Pardon the legal interruption, however a court in Israel has just handed down a pretty remarkable ruling. LiveFooty is an Israeli company that broadcasts live soccer games. The Premier League sued them because they make money by issuing licenses to broadcasters for the rights to the games.
“Tel Aviv District Court Judge Michal Agmon-Gonen said that the website owner “has shown both that the site served an important social purpose, and that its activity is not among the core activities copyrights are meant to protect. This core, the judge said, includes prose, movies, music and artistic photography“.
The judge went even further in explaining the rationale for it’s holding:
“The judge, Michal Agmon-Gonen, furthermore ruled that the site had important social aims — “watching sports events is socially important and should remain in the realm of mass entertainment, and not just be for those who can afford it” — and argued that those who view online were not damaging the revenues of broadcasters. She said they were mainly “those of small means or who are not sufficiently interested in sport to pay”.
The Judge didn’t stop there either. Part of the claim was that the owner of the website had to be revleaed. The court rejected that claim as well!:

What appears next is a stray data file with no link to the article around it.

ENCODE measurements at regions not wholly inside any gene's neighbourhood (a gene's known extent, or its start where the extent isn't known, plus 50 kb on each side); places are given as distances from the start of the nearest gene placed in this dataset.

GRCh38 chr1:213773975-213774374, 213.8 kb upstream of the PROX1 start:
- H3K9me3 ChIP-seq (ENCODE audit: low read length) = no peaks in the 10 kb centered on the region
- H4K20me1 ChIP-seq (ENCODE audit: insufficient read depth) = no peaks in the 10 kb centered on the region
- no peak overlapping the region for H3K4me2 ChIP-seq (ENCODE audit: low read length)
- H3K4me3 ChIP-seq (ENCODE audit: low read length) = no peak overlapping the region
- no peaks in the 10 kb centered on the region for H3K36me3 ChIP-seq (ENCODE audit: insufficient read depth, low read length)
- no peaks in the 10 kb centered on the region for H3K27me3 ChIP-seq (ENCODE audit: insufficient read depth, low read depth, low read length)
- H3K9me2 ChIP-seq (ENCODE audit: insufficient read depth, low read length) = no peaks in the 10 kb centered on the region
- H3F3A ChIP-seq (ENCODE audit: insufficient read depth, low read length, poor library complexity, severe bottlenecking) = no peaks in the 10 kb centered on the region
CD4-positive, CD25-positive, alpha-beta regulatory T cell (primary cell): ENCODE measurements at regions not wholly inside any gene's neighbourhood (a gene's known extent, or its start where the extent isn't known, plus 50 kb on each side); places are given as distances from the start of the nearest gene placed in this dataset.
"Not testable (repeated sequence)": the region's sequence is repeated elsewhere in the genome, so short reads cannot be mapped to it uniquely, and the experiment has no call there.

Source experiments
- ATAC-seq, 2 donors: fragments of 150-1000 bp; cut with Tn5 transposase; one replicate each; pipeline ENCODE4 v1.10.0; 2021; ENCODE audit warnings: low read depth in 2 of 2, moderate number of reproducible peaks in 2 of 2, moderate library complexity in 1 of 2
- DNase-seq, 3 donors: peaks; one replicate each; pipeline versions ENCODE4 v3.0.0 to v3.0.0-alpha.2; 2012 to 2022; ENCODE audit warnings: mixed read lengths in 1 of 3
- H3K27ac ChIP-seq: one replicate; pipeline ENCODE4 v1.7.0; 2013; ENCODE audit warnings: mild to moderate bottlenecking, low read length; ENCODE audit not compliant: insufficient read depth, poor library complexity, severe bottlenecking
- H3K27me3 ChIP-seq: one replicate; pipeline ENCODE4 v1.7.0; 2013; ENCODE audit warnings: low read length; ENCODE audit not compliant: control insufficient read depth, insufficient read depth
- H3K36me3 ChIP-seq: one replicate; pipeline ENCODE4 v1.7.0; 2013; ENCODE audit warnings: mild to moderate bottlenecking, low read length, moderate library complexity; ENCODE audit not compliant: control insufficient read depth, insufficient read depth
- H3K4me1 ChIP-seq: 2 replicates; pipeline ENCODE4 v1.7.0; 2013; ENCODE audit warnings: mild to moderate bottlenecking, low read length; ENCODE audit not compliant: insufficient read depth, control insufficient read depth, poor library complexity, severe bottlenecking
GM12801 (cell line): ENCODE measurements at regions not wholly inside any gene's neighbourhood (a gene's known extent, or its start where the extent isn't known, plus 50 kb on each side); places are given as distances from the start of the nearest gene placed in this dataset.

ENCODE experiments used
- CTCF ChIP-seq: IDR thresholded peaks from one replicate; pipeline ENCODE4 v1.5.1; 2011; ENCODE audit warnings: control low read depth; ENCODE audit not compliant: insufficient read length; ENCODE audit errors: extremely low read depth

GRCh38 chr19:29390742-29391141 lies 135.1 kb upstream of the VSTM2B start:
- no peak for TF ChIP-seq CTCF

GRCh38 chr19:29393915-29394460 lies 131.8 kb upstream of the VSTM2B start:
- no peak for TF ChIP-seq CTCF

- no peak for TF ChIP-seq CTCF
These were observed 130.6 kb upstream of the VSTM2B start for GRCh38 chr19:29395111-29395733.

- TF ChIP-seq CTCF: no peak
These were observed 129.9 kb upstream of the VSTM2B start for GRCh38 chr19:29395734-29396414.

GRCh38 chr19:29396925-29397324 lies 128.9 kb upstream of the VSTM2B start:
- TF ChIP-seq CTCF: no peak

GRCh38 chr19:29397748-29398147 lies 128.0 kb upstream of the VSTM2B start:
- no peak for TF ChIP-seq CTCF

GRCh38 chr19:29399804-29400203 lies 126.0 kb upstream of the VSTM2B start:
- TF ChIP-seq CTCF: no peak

“Someone who claims breach of copyright must meet two conditions. The first is to present prima facie evidence of a breach, that will lead with a high degree of probability to proof of it. Secondly, the breaches claimed must be especially severe, wrongs committed in aggravated circumstances,” the judge said. This is because “unintentionally, millions of people infringe copyright every day; there are no grounds for disclosing their identities in such cases, but only when it is a matter of blatant and severe infringement.”
Now what does this mean? Well for one thing you can bet on appeals. However it does raise a point, should we the public be able to see for free on the internet that which is carried elsewhere on television? The result when we aren’t legally able to do so is that we as a society find ways around that problem. I think the Judge’s rationale is extraordinary. I love the public interest/right and important social right to watch sports being more important than the actual copyright itself. That is not very usual to see these days.
This will a good one to watch. For now let them watch their football
you can read more here